Zimbabwe’s sign language has several variations that inhibit communication among deaf people, according to a new study. The study titled: “Sign Language Variation,” states that harmonisation of the variations in sign language is required to bridge the differences and facilitate better communication among the deaf.
The research, conducted by Deaf Zimbabwe Trust (DZT) in the ten provinces of the country, confirmed anecdotal evidence among the deaf community that there are sign language variations. The research targeted people who use sign language as a primary means of communication.
“If the different varieties of sign language across the country are unrecognised and uncategorised, we will continue to have very limited communication among deaf people and those who work with them. This seriously reduces socialisation capabilities,” said Dr Victor Mugari, one of the authors of the report.
Hivos Southern Africa Hub provided funding support to DZT aimed at ensuring that deaf people fully enjoy their right to freedom of expression. The mission of DZT is to transform and empower deaf people through education and change of societal attitudes.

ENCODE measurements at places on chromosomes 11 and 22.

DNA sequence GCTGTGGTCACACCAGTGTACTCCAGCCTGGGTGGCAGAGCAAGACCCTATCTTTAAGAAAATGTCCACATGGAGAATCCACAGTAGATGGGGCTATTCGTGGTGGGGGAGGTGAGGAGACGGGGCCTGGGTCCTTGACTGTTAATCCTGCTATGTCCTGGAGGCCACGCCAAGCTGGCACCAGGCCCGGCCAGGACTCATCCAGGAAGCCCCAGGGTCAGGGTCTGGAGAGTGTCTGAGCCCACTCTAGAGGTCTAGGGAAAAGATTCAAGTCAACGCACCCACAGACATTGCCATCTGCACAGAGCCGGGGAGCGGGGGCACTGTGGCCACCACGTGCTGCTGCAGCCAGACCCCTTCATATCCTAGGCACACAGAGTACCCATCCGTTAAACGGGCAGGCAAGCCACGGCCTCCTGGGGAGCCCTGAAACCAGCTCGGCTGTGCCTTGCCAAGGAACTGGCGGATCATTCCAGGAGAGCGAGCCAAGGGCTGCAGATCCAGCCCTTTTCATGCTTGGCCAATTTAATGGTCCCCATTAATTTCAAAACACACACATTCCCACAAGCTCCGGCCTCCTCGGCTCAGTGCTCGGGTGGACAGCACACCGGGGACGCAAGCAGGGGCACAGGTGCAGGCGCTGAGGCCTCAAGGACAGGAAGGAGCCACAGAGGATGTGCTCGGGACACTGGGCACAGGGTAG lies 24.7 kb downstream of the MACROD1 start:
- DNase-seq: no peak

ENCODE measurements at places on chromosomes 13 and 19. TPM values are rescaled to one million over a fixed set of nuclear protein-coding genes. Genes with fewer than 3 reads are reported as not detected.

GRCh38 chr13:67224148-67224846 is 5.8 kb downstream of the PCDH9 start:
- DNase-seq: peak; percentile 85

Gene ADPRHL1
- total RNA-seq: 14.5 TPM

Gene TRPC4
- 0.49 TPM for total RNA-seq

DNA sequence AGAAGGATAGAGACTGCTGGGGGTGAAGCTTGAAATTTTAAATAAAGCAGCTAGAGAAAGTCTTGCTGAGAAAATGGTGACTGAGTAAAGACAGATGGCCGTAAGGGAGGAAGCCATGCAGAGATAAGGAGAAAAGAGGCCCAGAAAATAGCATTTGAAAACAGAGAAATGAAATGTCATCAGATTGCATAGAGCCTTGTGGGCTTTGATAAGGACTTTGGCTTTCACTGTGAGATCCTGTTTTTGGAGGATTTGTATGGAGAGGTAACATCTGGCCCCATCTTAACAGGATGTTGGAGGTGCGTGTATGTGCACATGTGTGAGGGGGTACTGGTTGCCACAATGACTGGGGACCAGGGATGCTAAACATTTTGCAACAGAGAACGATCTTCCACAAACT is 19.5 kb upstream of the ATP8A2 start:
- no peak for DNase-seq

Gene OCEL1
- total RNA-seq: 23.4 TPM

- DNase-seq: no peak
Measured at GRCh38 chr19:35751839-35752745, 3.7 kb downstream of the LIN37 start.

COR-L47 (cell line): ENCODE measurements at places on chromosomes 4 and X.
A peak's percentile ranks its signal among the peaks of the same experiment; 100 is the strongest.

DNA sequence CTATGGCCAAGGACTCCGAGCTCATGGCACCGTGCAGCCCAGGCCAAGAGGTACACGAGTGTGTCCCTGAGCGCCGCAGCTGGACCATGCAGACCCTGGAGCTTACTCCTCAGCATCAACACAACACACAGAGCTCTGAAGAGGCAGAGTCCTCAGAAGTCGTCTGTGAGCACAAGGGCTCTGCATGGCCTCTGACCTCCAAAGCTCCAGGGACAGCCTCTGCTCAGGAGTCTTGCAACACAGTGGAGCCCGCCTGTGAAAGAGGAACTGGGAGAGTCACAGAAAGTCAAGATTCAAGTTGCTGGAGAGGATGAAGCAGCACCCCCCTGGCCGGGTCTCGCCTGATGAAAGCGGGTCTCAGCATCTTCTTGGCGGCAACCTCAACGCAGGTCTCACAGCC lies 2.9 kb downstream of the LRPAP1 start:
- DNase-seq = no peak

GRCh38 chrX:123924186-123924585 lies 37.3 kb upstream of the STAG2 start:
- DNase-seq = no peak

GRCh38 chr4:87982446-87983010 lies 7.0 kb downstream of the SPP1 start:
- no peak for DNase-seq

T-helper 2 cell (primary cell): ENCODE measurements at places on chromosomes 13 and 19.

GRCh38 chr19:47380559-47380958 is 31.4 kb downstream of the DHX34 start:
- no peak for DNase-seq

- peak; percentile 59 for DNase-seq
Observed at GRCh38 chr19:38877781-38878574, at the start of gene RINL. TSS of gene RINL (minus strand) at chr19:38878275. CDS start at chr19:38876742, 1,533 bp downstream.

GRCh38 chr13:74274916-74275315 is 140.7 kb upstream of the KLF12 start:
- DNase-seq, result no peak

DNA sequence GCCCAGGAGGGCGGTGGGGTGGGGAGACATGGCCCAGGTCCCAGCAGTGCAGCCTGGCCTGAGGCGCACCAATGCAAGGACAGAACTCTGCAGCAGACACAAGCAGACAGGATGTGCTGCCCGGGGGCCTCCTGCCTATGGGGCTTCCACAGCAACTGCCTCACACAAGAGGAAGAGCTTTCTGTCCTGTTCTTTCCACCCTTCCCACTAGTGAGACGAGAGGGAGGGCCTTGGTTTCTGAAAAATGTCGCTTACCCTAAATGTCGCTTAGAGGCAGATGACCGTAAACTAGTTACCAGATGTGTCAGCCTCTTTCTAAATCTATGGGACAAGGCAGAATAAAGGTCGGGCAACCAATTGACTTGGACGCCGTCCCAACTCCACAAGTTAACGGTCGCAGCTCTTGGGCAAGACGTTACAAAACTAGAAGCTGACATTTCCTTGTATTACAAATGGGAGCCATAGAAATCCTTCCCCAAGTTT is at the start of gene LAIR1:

According to the study, variations in sign language are largely attributed to the influence of sign language from other countries such as Germany, the UK and the US. In addition, the variations are attributed to the lack of popularisation of the dictionaries that have been produced by the Ministry of Primary and Secondary Education.
Within the school system, sign language has not been given the prominence that it deserves. Because deafness is regarded as a pathology, people who are deaf are often marginalised at both familial and community level.
“There are no sign language resources for children who are deaf and hard of hearing to learn baby sign language as they grow. The lack of sign language resources has resulted in poor language development for deaf children that has negative consequences for their future learning,” says part of the report.
The report also states that deaf children in Zimbabwe have no access to deaf role models who can provide sign language knowledge and transfer of the deaf culture.
According to the study, there is a need to create resources for parents so that they are able to learn sign language and communicate with deaf children early on, which will encourage language development and improve learning.
The report also recommends the need to develop a harmonised version of sign language, which will promote better communication among the deaf and those hard of hearing.
“There is a need to create a syllabus for sign language from primary to university level to begin the standardisation process as well as teaching and learning of sign language” says the report.
The report further states that there is a need to review the teacher education curriculum in order to include sign language and disability education.